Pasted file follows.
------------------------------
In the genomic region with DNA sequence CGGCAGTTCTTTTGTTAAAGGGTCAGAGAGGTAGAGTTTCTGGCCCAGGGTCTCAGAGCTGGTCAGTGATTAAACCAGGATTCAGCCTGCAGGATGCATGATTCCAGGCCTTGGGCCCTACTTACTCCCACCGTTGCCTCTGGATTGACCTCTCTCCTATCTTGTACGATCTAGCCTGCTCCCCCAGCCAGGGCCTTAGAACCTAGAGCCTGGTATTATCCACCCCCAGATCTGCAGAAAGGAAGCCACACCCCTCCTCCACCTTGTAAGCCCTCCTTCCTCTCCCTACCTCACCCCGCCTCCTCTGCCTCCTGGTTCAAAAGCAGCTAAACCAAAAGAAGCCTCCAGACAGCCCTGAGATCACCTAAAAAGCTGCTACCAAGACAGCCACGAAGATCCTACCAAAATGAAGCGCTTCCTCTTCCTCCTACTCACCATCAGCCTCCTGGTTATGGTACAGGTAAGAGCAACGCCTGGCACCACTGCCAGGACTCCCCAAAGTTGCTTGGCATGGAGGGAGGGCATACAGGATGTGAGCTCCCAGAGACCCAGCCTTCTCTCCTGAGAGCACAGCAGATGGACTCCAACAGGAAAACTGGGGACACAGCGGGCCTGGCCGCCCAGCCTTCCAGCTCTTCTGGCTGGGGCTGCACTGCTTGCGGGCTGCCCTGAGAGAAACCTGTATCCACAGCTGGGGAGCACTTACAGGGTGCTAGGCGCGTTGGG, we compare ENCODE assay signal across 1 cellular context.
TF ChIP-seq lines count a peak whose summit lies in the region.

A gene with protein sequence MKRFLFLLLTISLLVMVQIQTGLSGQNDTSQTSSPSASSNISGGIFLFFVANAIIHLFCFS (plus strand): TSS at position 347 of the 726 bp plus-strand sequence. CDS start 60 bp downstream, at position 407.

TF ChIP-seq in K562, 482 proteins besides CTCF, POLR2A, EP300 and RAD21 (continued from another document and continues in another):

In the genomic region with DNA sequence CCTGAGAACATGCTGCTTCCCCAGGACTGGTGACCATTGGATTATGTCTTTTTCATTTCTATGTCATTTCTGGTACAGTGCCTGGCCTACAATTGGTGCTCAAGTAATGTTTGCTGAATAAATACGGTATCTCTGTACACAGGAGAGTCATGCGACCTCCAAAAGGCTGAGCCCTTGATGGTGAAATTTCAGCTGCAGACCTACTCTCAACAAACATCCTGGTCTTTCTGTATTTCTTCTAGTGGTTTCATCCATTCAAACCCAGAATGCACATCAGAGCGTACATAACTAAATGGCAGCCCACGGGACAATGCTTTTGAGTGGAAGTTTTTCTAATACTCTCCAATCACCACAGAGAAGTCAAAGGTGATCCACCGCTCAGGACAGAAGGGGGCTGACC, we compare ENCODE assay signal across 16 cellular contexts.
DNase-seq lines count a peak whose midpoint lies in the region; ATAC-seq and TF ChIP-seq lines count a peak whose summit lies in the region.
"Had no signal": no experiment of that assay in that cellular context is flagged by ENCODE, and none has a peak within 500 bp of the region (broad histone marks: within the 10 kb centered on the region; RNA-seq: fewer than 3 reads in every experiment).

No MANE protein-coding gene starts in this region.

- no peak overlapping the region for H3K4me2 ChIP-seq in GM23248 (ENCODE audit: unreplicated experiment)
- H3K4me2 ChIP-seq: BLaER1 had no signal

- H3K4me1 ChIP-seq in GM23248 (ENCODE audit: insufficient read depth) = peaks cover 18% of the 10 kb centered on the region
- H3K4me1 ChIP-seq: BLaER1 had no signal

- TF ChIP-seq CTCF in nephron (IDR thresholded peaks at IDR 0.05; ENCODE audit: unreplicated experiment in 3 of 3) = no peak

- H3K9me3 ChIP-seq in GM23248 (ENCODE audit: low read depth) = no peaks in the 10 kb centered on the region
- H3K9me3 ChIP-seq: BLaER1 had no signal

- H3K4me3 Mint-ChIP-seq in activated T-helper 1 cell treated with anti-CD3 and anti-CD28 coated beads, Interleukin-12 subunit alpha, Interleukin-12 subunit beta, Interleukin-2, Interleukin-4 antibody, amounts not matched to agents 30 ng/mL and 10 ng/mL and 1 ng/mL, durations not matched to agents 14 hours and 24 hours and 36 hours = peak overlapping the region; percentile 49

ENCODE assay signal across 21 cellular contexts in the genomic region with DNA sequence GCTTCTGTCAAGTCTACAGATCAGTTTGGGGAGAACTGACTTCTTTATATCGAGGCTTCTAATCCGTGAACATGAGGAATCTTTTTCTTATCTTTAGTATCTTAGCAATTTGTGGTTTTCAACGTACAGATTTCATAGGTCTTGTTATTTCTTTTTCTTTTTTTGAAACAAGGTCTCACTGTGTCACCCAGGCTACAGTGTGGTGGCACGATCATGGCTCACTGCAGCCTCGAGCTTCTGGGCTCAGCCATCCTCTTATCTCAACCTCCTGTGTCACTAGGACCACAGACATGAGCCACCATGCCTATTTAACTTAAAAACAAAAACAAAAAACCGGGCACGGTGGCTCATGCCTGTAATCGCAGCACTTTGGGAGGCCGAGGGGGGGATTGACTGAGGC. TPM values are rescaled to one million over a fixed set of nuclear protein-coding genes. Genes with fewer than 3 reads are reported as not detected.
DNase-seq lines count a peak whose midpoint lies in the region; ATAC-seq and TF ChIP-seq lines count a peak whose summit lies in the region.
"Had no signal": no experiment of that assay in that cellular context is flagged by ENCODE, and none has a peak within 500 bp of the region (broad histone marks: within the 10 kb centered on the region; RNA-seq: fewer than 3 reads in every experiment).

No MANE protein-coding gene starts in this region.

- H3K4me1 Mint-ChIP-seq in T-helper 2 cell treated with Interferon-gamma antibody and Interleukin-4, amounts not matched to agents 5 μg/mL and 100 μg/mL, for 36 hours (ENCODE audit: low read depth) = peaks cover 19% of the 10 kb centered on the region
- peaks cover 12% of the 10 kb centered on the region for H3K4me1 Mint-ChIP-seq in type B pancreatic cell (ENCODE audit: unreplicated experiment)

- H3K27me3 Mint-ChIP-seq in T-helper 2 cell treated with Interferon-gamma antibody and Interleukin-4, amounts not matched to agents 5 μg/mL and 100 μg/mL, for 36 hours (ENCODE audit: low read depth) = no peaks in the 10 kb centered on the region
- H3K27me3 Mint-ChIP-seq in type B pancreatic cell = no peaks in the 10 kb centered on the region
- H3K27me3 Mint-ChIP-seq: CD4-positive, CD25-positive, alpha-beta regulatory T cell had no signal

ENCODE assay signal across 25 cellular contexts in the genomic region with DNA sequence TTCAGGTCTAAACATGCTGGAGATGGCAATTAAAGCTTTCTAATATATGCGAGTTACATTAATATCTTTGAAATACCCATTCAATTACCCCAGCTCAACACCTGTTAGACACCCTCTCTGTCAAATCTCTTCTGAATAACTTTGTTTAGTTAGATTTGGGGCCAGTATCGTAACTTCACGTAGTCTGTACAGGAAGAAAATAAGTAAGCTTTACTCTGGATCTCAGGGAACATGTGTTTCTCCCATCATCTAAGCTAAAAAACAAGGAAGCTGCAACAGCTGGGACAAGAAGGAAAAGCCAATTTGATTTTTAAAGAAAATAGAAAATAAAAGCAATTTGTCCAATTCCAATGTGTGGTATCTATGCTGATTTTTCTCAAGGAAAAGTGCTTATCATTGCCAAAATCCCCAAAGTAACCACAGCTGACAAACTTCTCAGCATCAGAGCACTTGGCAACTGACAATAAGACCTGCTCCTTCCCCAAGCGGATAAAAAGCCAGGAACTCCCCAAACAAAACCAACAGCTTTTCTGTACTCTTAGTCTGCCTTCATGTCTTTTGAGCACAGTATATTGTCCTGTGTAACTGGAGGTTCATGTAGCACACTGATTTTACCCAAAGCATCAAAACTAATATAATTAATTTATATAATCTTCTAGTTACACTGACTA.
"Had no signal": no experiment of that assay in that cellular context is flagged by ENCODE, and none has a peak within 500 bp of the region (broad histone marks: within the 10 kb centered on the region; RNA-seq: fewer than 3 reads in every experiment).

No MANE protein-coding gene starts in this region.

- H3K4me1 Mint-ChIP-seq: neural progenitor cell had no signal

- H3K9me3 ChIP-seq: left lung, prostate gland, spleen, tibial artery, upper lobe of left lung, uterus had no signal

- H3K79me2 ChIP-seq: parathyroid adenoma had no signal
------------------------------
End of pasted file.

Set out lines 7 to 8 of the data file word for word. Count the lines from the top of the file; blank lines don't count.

"Had no signal": no experiment of that assay in that cellular context is flagged by ENCODE, and none has a peak within 500 bp of the region (broad histone marks: within the 10 kb centered on the region; RNA-seq: fewer than 3 reads in every experiment).

No MANE protein-coding gene starts in this region.